Does the Bible Condone Slavery?

Does the Bible Condone Slavery? November 10, 2020

Does the Bible condone modern day slavery as we understand it today from our country’s history? This issue is much deeper than a question of intellectual curiosity. It is about the authority of God’s Word, which reveal God’s morals to us and how we are to treat one another. The tension before us is, “If God condones one human being owning another, how can I love and follow Him?” Abraham Lincoln said it best, “If anything is wrong, slavery is wrong.” Today we are seeking to answer the question, “Does the Bible condone slavery?”

Let’s begin with what we know from the Bible…

 Exodus 21:16 “Whoever steals a man (a person) and sells him (or her), and anyone found in possession of him, shall be put to death.

This passage alone CONDEMNS modern day slavery as we have known it in our country. Let me say it REALLY CLEARLY, the Bible DOES NOT CONDONE modern day slavery as we understand in our country and in our country’s history.

And I know you have a number of, “But what about this passage, pastor?” We will get there. But let me give you a second passage to reinforce this one.

1 Timothy 1:10 The law is for people who are sexually immoral, or who practice homosexuality, or are slave traders,[a] liars, promise breakers, or who do anything else that contradicts the wholesome teaching.

So, here is what we know the Old Testament and the New Testament CONDEMNED modern day slavery as we understand it from the history of our nation.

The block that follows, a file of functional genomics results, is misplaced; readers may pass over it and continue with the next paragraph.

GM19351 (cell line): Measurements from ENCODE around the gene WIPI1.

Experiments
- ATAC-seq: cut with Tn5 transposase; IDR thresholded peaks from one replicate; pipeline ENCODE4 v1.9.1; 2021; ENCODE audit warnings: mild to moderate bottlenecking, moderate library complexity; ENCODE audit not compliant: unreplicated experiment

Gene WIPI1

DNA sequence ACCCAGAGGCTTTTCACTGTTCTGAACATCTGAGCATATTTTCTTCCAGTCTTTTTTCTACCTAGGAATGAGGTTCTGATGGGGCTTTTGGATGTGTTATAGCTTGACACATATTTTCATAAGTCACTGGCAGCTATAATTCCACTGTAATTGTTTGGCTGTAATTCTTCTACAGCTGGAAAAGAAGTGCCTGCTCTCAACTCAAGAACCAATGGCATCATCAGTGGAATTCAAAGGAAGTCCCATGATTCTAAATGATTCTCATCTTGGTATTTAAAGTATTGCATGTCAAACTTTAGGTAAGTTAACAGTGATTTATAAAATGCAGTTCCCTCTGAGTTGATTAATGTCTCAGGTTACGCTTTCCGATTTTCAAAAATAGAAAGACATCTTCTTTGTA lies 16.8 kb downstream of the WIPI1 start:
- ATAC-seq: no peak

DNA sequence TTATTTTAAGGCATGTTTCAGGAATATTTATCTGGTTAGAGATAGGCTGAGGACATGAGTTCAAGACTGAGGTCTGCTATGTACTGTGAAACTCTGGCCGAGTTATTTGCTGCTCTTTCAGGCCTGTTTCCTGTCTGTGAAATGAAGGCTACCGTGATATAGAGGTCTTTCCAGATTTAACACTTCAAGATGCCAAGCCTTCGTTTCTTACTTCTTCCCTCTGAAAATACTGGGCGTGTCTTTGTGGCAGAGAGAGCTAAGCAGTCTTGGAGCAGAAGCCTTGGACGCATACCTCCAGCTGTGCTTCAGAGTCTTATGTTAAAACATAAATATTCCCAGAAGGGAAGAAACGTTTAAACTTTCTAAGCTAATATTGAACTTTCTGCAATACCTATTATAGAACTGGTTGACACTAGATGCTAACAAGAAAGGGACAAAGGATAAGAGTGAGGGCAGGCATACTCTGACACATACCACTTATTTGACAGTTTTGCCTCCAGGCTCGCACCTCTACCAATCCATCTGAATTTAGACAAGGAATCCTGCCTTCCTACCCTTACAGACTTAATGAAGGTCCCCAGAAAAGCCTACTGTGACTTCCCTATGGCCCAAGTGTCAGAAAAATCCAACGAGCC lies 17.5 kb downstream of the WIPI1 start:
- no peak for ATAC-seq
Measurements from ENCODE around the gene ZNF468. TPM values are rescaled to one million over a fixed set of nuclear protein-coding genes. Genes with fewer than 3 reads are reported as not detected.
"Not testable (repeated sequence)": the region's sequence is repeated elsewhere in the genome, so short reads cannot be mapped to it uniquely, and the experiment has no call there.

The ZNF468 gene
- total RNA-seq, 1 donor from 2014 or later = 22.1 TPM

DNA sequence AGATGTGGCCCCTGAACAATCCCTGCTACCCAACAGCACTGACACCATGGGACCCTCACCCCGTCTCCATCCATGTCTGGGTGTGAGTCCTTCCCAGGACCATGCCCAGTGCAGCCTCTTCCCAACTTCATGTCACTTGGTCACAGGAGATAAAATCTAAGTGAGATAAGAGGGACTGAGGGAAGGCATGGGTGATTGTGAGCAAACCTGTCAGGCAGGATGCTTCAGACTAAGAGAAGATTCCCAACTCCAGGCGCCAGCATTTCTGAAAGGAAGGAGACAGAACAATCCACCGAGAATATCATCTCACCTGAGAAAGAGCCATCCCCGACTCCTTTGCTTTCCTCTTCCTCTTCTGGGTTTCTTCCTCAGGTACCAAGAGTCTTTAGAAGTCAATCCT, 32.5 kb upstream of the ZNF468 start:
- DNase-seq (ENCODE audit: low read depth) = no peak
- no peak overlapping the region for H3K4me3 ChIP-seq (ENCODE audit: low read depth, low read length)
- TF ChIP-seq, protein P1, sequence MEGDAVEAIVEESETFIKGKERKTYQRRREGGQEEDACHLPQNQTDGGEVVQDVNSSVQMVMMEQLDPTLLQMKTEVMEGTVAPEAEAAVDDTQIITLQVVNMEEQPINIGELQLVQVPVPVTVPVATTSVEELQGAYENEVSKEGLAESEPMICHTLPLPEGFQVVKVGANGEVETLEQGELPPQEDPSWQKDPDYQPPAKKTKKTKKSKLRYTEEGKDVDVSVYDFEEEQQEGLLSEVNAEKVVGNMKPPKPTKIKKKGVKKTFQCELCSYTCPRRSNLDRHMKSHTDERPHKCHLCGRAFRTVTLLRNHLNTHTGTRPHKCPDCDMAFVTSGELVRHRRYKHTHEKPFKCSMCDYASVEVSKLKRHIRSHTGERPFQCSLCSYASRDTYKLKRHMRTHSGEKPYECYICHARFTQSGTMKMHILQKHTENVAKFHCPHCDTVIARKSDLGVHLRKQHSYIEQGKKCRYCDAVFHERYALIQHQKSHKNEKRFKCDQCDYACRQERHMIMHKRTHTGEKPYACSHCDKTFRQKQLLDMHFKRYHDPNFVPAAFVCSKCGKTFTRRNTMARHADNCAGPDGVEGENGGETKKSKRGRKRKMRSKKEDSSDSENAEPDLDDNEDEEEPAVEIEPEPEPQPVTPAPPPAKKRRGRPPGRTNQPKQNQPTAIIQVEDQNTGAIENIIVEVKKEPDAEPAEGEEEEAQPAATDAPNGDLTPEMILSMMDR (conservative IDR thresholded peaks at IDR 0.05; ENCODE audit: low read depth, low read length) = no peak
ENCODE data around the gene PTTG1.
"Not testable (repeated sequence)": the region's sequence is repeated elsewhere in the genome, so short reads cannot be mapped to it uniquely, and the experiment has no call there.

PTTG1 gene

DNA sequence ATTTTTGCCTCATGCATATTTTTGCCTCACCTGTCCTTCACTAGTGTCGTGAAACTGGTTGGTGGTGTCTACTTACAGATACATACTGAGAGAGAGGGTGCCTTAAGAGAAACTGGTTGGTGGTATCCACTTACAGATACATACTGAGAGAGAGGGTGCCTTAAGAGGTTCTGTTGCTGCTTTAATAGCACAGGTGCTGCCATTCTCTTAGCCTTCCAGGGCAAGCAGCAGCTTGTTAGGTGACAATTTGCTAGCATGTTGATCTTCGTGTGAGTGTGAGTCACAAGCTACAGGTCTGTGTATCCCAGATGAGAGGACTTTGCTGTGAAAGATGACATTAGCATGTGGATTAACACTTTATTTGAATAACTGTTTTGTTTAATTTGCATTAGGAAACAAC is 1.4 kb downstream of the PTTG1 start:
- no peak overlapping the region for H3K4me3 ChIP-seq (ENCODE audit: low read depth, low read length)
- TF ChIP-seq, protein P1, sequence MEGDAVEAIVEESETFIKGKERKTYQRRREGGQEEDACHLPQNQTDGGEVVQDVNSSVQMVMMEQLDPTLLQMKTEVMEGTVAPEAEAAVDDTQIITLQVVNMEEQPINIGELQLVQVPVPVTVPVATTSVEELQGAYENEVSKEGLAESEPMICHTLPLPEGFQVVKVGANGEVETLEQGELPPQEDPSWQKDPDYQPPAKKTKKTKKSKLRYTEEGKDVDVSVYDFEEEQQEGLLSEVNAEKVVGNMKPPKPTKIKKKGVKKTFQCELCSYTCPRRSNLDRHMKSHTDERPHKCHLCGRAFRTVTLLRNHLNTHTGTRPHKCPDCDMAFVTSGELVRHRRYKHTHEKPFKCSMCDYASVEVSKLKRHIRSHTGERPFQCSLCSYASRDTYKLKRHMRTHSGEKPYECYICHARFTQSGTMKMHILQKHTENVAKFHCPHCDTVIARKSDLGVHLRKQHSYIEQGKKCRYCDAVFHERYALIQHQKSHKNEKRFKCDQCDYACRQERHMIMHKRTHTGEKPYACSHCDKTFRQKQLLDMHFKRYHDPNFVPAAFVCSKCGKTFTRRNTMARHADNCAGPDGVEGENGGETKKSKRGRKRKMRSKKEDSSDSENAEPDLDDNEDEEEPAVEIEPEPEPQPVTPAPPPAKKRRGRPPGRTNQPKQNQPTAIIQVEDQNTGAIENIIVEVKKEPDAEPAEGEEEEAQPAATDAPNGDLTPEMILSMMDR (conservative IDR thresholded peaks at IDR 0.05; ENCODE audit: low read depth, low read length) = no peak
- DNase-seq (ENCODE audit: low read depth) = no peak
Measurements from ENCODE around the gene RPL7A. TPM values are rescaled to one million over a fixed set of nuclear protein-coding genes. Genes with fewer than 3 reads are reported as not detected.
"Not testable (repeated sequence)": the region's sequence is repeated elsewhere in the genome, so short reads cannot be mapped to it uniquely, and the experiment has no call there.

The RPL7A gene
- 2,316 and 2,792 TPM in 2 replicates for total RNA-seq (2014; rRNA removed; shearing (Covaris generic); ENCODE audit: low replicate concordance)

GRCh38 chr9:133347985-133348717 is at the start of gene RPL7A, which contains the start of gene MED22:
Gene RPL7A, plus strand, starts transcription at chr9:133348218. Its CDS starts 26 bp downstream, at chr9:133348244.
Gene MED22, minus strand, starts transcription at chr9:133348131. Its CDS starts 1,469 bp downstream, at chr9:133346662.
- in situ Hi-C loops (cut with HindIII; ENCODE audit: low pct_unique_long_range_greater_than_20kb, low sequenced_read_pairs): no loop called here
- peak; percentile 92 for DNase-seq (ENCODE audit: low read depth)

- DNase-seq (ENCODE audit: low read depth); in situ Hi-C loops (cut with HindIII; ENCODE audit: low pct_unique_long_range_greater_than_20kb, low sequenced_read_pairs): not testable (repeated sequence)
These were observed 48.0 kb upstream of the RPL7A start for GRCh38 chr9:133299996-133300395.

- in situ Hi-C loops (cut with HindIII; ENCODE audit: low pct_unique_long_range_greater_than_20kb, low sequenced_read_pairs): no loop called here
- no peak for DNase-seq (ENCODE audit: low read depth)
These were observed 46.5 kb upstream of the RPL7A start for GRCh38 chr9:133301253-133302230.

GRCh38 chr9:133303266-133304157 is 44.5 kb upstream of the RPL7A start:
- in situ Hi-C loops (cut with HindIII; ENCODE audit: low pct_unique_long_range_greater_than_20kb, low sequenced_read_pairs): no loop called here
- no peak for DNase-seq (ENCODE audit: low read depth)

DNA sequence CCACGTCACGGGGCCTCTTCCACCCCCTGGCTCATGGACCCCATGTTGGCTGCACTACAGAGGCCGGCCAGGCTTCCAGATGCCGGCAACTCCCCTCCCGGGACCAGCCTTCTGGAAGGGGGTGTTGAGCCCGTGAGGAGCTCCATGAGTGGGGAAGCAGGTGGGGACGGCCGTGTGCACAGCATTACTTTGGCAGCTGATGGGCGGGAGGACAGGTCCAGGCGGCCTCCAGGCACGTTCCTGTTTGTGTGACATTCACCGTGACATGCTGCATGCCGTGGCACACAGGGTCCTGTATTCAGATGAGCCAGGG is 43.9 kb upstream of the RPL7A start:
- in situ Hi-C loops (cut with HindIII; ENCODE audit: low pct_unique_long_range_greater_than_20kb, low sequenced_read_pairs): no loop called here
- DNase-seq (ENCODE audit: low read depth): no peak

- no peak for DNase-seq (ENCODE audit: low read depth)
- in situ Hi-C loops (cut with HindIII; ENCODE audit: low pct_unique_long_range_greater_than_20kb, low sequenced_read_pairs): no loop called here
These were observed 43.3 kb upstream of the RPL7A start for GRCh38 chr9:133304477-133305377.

Does the Bible condone slavery?


The God of the Bible that we follow NEVER approved of what our nation did to the Africans they brought over on slaves ships.

Therefore ANY PASSAGE in the Bible that speaks of a master “buying” a servant should be understood as referring to a VOLUNTARY ACT, in which the slave was not sold by another, but sold his own labor to another.


Another important law that should inform our understanding of what was legal in ancient Israel is Deuteronomy 23:15-16

Deuteronomy 23:15 “You shall not give up to his master a slave[a] who has escaped from his master to you. 16 He shall dwell with you, in your midst, in the place that he shall choose within one of your towns, wherever it suits him. You shall not wrong him.

According to the law of Moses, it was actually illegal to return a fugitive slave. Here is what we know, slavery in Israelite law was entered into voluntarily and could be ended voluntarily.